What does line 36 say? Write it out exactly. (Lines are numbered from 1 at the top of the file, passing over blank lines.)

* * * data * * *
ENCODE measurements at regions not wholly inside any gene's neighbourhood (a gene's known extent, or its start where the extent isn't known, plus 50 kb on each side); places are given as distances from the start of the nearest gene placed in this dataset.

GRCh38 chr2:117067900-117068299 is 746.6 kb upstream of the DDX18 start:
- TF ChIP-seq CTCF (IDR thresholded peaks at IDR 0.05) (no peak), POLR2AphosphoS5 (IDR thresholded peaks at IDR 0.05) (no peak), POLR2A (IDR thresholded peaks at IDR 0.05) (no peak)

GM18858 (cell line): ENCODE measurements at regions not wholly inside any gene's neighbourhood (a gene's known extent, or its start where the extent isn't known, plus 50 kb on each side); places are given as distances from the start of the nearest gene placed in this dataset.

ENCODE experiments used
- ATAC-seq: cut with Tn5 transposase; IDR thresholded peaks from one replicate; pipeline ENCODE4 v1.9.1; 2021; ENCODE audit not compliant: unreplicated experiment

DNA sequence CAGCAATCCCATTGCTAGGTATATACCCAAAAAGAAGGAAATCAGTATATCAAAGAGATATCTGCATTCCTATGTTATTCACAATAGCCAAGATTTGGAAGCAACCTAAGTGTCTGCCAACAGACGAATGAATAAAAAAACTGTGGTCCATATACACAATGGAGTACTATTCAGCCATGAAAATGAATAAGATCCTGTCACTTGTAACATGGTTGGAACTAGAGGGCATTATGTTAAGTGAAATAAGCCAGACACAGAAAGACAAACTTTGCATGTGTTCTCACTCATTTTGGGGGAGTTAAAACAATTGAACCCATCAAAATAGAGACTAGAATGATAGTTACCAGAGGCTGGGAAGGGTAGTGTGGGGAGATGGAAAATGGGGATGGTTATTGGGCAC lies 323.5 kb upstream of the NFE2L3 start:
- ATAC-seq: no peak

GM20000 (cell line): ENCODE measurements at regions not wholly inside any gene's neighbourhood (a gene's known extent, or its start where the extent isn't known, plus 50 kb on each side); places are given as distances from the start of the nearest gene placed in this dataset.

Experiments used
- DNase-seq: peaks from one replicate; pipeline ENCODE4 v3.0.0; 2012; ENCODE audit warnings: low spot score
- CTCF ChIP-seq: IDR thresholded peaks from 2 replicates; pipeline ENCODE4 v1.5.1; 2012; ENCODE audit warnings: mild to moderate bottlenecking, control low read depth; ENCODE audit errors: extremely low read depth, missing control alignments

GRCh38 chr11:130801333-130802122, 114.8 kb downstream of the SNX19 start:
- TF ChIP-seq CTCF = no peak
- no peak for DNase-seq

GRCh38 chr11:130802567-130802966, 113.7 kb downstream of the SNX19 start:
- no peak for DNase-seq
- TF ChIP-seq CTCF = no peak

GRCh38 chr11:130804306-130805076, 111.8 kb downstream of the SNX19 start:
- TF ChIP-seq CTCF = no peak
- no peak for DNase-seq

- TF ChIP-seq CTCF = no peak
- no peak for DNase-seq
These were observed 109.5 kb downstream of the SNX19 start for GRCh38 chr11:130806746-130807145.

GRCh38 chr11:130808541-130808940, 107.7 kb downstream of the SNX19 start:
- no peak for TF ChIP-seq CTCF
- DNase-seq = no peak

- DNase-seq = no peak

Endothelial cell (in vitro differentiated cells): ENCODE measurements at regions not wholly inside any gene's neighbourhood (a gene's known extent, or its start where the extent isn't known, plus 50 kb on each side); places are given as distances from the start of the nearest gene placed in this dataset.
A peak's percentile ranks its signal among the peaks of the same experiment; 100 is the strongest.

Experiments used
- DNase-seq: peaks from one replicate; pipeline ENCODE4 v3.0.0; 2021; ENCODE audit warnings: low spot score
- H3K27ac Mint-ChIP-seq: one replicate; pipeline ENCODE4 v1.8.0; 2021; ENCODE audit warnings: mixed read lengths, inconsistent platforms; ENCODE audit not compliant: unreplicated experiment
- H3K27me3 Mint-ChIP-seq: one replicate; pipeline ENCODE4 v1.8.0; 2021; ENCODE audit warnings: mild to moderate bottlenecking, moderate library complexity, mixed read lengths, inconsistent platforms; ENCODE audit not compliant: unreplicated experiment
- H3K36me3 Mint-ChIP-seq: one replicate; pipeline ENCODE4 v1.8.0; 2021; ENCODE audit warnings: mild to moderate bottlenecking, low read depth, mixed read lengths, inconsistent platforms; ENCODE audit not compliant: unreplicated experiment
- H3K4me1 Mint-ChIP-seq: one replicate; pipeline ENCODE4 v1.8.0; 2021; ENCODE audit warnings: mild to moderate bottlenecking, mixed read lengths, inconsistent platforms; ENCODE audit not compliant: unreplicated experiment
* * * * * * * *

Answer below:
- H3K4me1 Mint-ChIP-seq: one replicate; pipeline ENCODE4 v1.8.0; 2021; ENCODE audit warnings: mild to moderate bottlenecking, mixed read lengths, inconsistent platforms; ENCODE audit not compliant: unreplicated experiment